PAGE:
The Voyage of the Destiny

Front Cover
Arcade Publishing, 2003 - Fiction - 387 pages
0 Reviews
Reviews aren't verified, but Google checks for and removes fake content when it's identified
Sir Walter Raleigh was the most dazzling yet most enigmatic of all Elizabethans, a man who rose from humble origins to become the favorite of the Virgin Queen. Known primarily today for his voyages of exploration in the New World, Raleigh was a true renaissance man of his time. The fifth and last son of a mildly successful English squire, his ambitions and astonishing talents brought him above his lowly beginnings to become a soldier at age sixteen, an explorer, adventurer, courtier, poet, and historian - not to mention a lover of Queen Elizabeth.
Through his advancement into the queen's favor and court - and her bedchamber - Raleigh became one of the most powerful men in England, and also one of the most envied and despised. One of England's staunchest defenders against Spain, Raleigh was locked in the Tower of London for thirteen years on dubious charges of treason when Elizabeth's successor James forged a new political alliance with Spain.
As this epic yet intimate novel opens, Raleigh, at the age of sixty, is released from the Tower for one last voyage in search of the legendary gold of El Dorado. Little does he know, as he sets off in command of his ship the Destiny, that he is being set up by his own king, to fail and to die, and that he will be forced to contend with native insurrection, the Spanish army, mutiny, pirates, tropical disease, and court intrigue, all under the shadow of the executioner's blade.
 

What people are saying - Write a review

Reviews aren't verified, but Google checks for and removes fake content when it's identified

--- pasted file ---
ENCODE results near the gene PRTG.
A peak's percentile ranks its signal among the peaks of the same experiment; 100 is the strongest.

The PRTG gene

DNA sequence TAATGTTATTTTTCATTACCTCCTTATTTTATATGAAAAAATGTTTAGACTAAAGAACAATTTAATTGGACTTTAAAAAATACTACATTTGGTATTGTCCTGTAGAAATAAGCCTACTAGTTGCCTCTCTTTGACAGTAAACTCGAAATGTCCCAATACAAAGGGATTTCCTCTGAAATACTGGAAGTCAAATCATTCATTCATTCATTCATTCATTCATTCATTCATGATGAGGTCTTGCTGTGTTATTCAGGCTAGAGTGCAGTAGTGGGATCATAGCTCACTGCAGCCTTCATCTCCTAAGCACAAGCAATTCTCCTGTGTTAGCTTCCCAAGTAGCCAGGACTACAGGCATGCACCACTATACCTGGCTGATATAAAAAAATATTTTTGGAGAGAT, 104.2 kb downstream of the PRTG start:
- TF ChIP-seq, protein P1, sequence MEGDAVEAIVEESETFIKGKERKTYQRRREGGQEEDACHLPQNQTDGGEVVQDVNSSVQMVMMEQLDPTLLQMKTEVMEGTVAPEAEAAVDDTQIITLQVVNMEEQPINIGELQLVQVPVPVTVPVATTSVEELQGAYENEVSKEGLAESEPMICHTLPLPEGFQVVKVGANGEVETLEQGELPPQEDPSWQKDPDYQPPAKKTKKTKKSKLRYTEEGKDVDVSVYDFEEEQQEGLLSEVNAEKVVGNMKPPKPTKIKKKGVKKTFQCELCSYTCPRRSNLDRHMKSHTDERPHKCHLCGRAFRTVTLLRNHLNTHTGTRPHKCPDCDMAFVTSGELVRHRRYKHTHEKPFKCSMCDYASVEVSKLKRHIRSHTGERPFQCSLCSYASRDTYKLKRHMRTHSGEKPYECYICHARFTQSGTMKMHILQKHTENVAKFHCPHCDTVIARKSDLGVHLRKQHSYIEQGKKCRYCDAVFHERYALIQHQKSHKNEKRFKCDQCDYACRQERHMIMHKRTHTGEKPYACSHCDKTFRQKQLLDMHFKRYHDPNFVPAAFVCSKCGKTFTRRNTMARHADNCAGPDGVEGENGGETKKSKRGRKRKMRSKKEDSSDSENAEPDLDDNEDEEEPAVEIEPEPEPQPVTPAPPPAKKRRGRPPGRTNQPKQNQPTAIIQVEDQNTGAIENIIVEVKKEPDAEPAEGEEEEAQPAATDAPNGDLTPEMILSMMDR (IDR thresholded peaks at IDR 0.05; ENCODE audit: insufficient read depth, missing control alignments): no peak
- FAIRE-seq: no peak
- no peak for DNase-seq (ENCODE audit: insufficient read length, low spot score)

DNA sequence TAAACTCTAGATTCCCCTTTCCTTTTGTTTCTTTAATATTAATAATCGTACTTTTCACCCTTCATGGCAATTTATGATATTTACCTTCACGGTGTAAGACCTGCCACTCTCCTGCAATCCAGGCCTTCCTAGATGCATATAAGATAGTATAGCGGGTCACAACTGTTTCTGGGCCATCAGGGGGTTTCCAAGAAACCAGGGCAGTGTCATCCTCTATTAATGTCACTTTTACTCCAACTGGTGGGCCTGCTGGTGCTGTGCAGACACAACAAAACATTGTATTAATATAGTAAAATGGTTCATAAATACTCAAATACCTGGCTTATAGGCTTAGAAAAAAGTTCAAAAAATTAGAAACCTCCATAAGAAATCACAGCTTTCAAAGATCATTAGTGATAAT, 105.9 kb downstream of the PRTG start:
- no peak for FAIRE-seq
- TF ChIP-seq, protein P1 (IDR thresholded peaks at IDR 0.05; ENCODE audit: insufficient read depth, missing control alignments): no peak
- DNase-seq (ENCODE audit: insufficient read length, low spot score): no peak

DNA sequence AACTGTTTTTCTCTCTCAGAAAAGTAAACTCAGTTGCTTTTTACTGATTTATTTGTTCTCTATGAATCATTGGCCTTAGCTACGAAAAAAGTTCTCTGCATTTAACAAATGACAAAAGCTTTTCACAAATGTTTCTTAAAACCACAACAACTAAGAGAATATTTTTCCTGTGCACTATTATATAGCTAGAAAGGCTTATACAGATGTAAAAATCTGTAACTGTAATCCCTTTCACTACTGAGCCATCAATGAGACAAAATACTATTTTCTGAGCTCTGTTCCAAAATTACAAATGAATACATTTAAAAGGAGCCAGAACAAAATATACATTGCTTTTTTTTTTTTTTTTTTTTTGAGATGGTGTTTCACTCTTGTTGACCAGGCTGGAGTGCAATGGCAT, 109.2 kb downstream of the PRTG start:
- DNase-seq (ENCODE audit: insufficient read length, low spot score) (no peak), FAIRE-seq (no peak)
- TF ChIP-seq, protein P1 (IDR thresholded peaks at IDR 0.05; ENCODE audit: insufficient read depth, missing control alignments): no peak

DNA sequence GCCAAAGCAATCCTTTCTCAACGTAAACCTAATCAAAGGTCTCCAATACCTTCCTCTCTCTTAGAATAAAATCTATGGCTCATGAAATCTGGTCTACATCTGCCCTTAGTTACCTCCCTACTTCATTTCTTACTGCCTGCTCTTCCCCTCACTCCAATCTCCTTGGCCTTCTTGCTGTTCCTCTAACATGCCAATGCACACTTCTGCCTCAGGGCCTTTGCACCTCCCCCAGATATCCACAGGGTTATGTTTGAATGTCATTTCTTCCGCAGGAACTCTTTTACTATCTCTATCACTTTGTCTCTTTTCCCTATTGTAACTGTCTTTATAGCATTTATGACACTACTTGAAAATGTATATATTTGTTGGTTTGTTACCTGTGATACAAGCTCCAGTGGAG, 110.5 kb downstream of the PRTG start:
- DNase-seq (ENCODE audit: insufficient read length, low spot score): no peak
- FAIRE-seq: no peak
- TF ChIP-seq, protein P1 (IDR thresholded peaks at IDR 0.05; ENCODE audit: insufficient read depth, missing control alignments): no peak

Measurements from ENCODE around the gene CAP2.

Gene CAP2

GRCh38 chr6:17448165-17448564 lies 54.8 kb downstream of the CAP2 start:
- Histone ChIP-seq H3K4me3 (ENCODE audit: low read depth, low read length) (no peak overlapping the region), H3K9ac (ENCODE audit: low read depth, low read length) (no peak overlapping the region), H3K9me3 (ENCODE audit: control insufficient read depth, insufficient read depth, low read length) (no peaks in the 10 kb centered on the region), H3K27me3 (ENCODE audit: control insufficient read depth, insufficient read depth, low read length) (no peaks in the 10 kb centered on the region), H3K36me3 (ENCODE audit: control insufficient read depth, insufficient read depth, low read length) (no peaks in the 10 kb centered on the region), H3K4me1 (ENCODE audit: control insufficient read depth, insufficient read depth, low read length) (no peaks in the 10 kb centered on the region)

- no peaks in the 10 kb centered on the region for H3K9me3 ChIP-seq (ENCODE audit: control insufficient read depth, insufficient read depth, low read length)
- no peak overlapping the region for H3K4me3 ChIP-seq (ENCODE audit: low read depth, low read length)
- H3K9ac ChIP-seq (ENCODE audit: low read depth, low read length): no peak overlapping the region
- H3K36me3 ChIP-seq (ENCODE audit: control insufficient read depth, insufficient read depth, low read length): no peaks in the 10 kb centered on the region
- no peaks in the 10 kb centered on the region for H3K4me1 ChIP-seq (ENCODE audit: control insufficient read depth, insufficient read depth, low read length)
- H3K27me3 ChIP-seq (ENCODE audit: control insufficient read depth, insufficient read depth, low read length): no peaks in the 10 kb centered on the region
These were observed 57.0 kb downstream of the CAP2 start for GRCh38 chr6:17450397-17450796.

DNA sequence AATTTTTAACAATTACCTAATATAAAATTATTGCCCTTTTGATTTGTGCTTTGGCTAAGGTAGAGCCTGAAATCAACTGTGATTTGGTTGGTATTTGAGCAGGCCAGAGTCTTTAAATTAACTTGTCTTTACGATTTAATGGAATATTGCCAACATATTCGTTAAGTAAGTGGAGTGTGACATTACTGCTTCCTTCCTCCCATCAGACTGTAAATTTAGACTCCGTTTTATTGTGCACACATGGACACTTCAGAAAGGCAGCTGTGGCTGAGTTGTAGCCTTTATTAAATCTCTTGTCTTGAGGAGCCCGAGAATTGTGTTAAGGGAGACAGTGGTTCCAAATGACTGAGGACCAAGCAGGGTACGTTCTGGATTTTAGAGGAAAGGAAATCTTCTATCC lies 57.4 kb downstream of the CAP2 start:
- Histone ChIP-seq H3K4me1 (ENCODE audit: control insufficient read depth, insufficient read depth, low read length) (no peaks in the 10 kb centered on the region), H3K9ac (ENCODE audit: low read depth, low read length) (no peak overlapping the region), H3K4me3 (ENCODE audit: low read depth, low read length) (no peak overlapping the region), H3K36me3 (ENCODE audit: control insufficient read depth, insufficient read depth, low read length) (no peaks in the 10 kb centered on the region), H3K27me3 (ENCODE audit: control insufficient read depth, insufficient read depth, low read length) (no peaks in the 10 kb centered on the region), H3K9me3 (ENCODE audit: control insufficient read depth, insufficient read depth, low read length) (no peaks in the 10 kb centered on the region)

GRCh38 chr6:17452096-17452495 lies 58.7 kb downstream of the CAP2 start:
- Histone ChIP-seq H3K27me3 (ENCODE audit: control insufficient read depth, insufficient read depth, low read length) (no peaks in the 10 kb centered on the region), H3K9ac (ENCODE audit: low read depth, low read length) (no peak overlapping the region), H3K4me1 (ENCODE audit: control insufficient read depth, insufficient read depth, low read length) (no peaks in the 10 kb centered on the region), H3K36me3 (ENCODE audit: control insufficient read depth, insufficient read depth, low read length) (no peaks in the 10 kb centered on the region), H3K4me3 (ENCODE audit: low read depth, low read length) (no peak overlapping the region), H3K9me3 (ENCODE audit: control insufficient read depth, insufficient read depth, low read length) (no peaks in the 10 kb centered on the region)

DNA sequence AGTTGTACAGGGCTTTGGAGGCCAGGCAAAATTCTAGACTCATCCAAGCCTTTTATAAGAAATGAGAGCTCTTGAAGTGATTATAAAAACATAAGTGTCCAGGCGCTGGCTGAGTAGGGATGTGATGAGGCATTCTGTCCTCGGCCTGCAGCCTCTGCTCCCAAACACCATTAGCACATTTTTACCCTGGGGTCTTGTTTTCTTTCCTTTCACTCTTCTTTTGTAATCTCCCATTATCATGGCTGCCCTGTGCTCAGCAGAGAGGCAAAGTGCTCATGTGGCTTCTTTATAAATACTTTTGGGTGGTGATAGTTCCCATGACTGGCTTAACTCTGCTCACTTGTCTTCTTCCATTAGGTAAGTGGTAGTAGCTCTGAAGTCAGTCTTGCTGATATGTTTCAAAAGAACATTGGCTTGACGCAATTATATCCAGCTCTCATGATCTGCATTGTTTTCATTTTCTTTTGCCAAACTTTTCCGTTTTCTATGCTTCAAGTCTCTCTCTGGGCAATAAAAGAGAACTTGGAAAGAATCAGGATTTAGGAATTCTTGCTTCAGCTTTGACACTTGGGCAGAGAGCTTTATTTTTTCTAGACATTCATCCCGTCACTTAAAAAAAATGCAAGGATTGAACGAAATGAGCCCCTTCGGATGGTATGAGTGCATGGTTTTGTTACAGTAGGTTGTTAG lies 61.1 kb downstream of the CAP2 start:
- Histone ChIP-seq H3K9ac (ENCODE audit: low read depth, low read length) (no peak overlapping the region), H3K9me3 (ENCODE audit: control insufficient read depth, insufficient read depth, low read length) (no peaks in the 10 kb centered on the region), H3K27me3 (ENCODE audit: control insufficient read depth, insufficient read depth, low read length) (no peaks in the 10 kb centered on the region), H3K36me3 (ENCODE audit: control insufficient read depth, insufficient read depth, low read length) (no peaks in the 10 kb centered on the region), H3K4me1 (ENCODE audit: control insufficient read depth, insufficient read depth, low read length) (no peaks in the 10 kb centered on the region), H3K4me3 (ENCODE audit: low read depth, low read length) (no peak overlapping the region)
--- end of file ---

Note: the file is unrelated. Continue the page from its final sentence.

THE VOYAGE OF THE DESTINY

User Review  - Kirkus

Nye's richly detailed 1982 historical, previously unpublished in the US, charts the industrious and embattled later years of Elizabethan Renaissance man Sir Walter Raleigh (1554-1618).Raleigh himself ... Read full review

LibraryThing Review

User Review  - busterrll - LibraryThing

Gave up on page 183 -- Nice prose, but no warmth - Book rambles, going on a a ship floating without a destination. Read full review

Selected pages

Contents

Section 1
1
Section 2
10
Section 3
13
Section 4
25
Section 5
30
Section 6
39
Section 7
42
Section 8
100
Section 22
261
Section 23
267
Section 24
269
Section 25
273
Section 26
274
Section 27
287
Section 28
307
Section 29
311

Section 9
105
Section 10
106
Section 11
127
Section 12
139
Section 13
150
Section 14
156
Section 15
163
Section 16
192
Section 17
217
Section 18
220
Section 19
237
Section 20
248
Section 21
257
Section 30
322
Section 31
325
Section 32
329
Section 33
336
Section 34
347
Section 35
348
Section 36
350
Section 37
352
Section 38
354
Section 39
370
Section 40
385
Copyright

Other editions - View all

Common terms and phrases

About the author (2003)

Robert Thomas Nye was born in London, England on March 15, 1939. At the age of 16, he left school and published his first poem, Kingfisher, in the London Magazine. He was a poet who also wrote novels, plays, and stories for children. His collections of poetry include Juvenilia, Juvenilia 2, and The Rain and The Glass, which won the Cholmondeley Award. He became the poetry editor of the newspaper The Scotsman in 1967. From 1971 to 1996, he was the poetry critic of The Times of London. His children's books include Taliesin, March Has Horse's Ears, and Beowulf: A New Telling. His first novel for adults, Doubtfire, was published in 1967. His other novels for adults included The Life and Death of My Lord Gilles de Rais, Merlin, Faust, The Memoirs of Lord Byron, Mrs. Shakespeare: The Complete Works, and The Late Mr. Shakespeare. His novel, Falstaff, won The Hawthornden Prize and Guardian Prize for Fiction. During the early 1970s, he wrote several plays for BBC radio including A Bloody Stupid Hole. He died from cancer on July 3, 2016 at the age of 77.

Bibliographic information